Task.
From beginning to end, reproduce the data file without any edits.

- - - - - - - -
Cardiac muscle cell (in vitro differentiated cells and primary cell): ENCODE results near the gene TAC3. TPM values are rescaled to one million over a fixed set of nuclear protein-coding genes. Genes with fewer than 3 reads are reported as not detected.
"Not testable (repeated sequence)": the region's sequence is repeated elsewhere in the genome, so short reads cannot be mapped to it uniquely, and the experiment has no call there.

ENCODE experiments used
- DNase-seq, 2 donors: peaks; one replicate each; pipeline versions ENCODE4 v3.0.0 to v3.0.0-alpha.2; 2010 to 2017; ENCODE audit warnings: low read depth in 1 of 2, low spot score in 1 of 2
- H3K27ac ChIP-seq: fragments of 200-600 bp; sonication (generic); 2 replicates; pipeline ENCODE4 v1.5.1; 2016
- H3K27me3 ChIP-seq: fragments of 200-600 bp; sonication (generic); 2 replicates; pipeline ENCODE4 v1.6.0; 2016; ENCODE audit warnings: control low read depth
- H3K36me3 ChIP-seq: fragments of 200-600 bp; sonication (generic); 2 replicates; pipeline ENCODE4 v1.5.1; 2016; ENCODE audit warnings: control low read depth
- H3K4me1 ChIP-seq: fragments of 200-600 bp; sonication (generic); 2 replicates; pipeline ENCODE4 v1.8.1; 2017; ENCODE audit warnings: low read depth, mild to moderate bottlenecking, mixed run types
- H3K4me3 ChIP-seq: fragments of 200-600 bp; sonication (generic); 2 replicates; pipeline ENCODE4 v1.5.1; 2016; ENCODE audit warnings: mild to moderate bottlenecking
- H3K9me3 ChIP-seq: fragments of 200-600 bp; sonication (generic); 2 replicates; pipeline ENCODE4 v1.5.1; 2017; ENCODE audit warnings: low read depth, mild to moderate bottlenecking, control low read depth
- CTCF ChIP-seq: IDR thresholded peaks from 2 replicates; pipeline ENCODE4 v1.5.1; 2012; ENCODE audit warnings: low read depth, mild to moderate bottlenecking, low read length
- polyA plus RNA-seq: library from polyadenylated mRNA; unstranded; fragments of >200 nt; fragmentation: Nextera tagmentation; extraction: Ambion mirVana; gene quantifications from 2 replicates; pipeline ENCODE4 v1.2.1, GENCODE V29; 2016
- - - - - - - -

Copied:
Cardiac muscle cell (in vitro differentiated cells and primary cell): ENCODE results near the gene TAC3. TPM values are rescaled to one million over a fixed set of nuclear protein-coding genes. Genes with fewer than 3 reads are reported as not detected.
"Not testable (repeated sequence)": the region's sequence is repeated elsewhere in the genome, so short reads cannot be mapped to it uniquely, and the experiment has no call there.

ENCODE experiments used
- DNase-seq, 2 donors: peaks; one replicate each; pipeline versions ENCODE4 v3.0.0 to v3.0.0-alpha.2; 2010 to 2017; ENCODE audit warnings: low read depth in 1 of 2, low spot score in 1 of 2
- H3K27ac ChIP-seq: fragments of 200-600 bp; sonication (generic); 2 replicates; pipeline ENCODE4 v1.5.1; 2016
- H3K27me3 ChIP-seq: fragments of 200-600 bp; sonication (generic); 2 replicates; pipeline ENCODE4 v1.6.0; 2016; ENCODE audit warnings: control low read depth
- H3K36me3 ChIP-seq: fragments of 200-600 bp; sonication (generic); 2 replicates; pipeline ENCODE4 v1.5.1; 2016; ENCODE audit warnings: control low read depth
- H3K4me1 ChIP-seq: fragments of 200-600 bp; sonication (generic); 2 replicates; pipeline ENCODE4 v1.8.1; 2017; ENCODE audit warnings: low read depth, mild to moderate bottlenecking, mixed run types
- H3K4me3 ChIP-seq: fragments of 200-600 bp; sonication (generic); 2 replicates; pipeline ENCODE4 v1.5.1; 2016; ENCODE audit warnings: mild to moderate bottlenecking
- H3K9me3 ChIP-seq: fragments of 200-600 bp; sonication (generic); 2 replicates; pipeline ENCODE4 v1.5.1; 2017; ENCODE audit warnings: low read depth, mild to moderate bottlenecking, control low read depth
- CTCF ChIP-seq: IDR thresholded peaks from 2 replicates; pipeline ENCODE4 v1.5.1; 2012; ENCODE audit warnings: low read depth, mild to moderate bottlenecking, low read length
- polyA plus RNA-seq: library from polyadenylated mRNA; unstranded; fragments of >200 nt; fragmentation: Nextera tagmentation; extraction: Ambion mirVana; gene quantifications from 2 replicates; pipeline ENCODE4 v1.2.1, GENCODE V29; 2016